Two decades ago this week on the Hebrew calendar, a typical Thursday in downtown Jerusalem was instantly transformed into a horrifying day of carnage when a Palestinian suicide bomber entered a crowded Sbarro pizza restaurant intent on committing mass murder.
It was on the 20th of Av, or August 9, 2001, that Izz al-Din Shuheil al-Masri, a 22-year-old Palestinian from a well-to-do family, detonated an estimated five to 10 kilograms of explosives hidden inside a guitar, killing 15 people and injuring 130 others. Two of the dead, 15-year-old Malki Roth and Shoshana Greenbaum, who was pregnant at the time, were US citizens.
For the past 15 years, hundreds of Subbotnik Jews in the village of Vysoky in southern Russia have been languishing in limbo, anxiously awaiting the opportunity to make aliyah and be reunited with their loved ones in the Jewish state.
Although untold numbers moved to Israel over the past century without any problems, inexplicable bureaucratic hurdles arose in the early 2000s, and their immigration has been stalled ever since.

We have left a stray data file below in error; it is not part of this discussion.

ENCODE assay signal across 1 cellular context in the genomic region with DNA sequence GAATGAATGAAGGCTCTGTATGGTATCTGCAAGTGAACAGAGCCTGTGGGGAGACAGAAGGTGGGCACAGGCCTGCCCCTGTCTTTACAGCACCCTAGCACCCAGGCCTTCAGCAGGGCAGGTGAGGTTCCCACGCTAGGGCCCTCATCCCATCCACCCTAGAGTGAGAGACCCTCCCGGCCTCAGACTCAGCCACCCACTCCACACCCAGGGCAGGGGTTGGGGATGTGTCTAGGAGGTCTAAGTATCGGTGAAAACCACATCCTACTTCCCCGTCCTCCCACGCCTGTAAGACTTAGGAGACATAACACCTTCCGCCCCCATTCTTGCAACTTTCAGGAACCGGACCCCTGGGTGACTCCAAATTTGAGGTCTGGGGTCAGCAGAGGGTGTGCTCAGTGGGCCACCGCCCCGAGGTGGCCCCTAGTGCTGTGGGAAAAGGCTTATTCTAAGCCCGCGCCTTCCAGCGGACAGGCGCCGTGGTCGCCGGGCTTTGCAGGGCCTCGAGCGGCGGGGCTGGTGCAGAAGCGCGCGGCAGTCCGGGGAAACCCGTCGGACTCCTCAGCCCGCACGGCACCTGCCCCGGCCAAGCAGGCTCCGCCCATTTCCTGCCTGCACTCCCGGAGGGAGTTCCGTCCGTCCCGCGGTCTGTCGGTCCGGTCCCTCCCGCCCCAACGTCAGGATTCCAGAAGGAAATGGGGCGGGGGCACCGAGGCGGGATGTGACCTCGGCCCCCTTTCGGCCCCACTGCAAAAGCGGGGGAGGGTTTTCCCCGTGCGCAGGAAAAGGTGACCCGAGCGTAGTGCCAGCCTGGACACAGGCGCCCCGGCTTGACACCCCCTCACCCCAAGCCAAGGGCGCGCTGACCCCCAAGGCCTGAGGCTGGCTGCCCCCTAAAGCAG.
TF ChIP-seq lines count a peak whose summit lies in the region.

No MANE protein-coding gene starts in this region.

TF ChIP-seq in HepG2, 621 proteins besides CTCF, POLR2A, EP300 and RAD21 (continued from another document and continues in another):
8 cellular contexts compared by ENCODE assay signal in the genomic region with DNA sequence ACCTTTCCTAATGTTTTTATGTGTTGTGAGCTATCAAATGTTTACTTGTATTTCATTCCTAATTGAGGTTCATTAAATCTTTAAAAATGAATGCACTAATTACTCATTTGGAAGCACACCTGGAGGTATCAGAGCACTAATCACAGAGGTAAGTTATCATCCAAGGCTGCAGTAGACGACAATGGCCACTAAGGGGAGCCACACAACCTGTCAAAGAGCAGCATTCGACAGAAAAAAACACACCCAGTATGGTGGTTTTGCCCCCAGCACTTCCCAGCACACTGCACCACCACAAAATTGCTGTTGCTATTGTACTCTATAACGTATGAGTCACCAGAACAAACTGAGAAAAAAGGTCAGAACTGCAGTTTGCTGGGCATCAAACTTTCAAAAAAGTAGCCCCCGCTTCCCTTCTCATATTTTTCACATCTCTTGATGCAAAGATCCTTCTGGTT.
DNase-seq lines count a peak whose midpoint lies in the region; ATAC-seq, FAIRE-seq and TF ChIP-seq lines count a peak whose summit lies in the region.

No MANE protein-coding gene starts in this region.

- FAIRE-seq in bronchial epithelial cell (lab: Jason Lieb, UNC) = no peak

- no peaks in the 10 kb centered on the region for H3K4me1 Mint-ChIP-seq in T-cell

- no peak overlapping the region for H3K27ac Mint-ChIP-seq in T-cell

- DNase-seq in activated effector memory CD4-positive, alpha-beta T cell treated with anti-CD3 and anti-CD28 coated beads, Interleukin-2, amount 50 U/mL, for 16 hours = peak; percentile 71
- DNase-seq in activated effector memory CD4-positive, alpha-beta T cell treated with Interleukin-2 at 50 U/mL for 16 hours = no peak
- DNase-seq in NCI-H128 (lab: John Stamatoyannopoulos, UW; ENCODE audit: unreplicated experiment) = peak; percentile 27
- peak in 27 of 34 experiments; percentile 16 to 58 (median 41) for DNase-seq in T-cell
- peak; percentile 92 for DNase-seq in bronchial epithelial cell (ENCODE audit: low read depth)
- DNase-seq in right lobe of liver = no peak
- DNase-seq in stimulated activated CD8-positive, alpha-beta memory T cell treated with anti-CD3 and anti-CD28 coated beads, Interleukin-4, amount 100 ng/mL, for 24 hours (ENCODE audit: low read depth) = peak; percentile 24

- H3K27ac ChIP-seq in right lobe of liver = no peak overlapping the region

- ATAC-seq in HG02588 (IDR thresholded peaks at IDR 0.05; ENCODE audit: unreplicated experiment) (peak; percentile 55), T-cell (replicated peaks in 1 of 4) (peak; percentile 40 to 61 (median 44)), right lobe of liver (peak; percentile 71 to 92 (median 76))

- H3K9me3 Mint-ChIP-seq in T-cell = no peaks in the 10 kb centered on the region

With a new Israeli government now in place, the time has come to remove the obstacles in their path and save Russia's Subbotnik Jews before it is too late.
In the sweep of history, 76 years is a blip on the screen, a relatively brief stretch of time too short to excuse a willful and utter disregard for the past.
It is precisely this basic truth that makes Poland's latest assault on the legacy of the Holocaust so thoroughly contemptible.
Last week, the lower house of the Polish parliament, known as the Sejm, passed a bill that would effectively erase any claims to property restitution connected with the murder of six million Jews.
On the surface, the legislation appears rather banal, as it makes no explicit mention of Jews or the genocide committed against them, much of which took place on Polish soil.
It was 40 years ago this month that Israel launched a daring raid to take out the Osirak nuclear reactor that Saddam Hussein was building outside of Baghdad.
The attack shocked the world and underlined the Jewish state's willingness to employ audacious measures to preserve its interests, even at the expense of international opprobrium.
Our present leadership has been terrified by the prospect of a group of young Jews waving Israeli flags while walking in the heart of Jerusalem lest it cause affront to a gang of terrorists in Gaza.
The contrast in resolve is so stark and worrisome that it raises a disconcerting question.